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I heard the following phrase in a podcast:

Credit cards are a bit of recipe for a disaster.

I want to know if this phrase "recipe for a disaster" is formal enough to use it in a formal writing? Or what formal words or phrases do you suggest as a replacement?

  • As this question stands, it's asking if the phrase can be used in formal writing, which is a matter of opinion – Bee Nov 1 '19 at 9:53
  • @Bee What do you mean by that? You know, People don't care about my opinion. I mean I would use this phrase in an informal letter or In a conversation with a chain of close friends but I'm curious to know if it is acceptable to use that in a formal essay in university, or it seems odd in that case? – a.toraby Nov 1 '19 at 10:05
  • No I mean that this site doesn't support opinion based questions, which this currently is. "Is it acceptable to use a phrase in a formal essay at University?" would probably be accepted on the academia SE but again it might get voted to close because it's a matter of opinion and personal preference. Either way, it's out of the scope of this SE – Bee Nov 1 '19 at 10:15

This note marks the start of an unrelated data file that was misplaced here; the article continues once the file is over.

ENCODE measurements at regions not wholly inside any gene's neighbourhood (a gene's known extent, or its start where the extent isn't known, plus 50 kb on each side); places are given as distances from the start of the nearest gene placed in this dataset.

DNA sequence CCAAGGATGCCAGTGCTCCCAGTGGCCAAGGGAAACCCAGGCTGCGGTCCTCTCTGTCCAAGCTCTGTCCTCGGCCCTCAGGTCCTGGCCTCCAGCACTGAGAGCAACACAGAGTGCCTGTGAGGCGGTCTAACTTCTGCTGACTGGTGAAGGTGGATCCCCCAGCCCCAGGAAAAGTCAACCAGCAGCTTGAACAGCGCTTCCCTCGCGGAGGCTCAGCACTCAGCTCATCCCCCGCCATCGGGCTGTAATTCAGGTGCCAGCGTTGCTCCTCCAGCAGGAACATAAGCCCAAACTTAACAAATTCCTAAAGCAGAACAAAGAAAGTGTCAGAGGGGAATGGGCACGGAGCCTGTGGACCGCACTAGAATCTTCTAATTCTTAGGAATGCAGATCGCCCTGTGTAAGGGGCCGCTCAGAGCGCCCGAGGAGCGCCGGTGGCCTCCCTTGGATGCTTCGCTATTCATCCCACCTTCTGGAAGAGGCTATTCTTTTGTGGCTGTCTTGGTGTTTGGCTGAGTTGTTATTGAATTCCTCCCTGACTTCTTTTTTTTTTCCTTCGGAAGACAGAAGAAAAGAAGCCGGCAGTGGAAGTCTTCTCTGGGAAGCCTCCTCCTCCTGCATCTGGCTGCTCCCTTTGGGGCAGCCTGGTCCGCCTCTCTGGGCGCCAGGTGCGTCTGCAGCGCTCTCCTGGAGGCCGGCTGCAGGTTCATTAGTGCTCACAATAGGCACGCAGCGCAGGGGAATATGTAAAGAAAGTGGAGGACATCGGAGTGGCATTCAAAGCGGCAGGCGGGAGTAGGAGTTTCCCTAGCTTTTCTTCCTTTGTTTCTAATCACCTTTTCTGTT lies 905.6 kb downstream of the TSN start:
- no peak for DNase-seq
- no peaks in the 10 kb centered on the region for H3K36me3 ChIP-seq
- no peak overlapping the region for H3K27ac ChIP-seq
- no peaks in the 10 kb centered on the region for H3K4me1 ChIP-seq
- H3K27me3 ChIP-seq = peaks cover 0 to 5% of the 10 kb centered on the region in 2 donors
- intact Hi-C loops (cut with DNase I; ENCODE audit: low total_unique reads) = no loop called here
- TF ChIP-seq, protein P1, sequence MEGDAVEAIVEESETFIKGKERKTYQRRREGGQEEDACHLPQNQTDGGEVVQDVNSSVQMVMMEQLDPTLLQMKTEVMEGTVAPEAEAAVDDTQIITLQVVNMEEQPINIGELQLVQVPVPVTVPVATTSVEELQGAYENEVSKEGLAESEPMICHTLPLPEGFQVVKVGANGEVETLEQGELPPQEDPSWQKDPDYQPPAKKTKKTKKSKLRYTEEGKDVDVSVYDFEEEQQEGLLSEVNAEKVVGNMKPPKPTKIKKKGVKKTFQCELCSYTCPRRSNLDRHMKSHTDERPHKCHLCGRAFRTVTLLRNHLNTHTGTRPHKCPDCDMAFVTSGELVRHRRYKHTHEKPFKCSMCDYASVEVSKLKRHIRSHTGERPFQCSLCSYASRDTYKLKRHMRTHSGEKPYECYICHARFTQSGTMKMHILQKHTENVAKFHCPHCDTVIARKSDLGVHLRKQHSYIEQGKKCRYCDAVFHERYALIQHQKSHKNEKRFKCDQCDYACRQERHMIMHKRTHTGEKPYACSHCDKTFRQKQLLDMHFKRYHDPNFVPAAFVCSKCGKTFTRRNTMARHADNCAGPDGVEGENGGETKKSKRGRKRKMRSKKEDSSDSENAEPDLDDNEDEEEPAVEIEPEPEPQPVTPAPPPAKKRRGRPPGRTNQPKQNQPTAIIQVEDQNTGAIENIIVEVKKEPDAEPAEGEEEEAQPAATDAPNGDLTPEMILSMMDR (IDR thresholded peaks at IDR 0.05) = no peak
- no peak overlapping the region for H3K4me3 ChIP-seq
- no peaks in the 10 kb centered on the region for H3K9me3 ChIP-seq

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I wouldn't call it a "formal" phrase; however it is well-known, and widely used.

It is used in newspapers, and not just downmarket tabloids - this article from credible business journal The Financial Times uses it in a headline.

If you search the expression on Google Books you will also see that it is used, not just in creative writing, but in many "serious" books on business.

Is that formal enough?

Phrases or sayings which could be used to make the same implication include:

  • An accident waiting to happen.
  • A bad combination
  • Heading for trouble / disaster

However, "a recipe for disaster" really brings together the two ideas that a combination of factors may lead to a disastrous result.

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    Agree. The fact that the phrase is metaphorical does not mean it is inappropriate for use in formal writing. – whiskeychief Nov 1 '19 at 10:14
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    It especially doesn't mean that. – Michael Harvey Nov 1 '19 at 19:45

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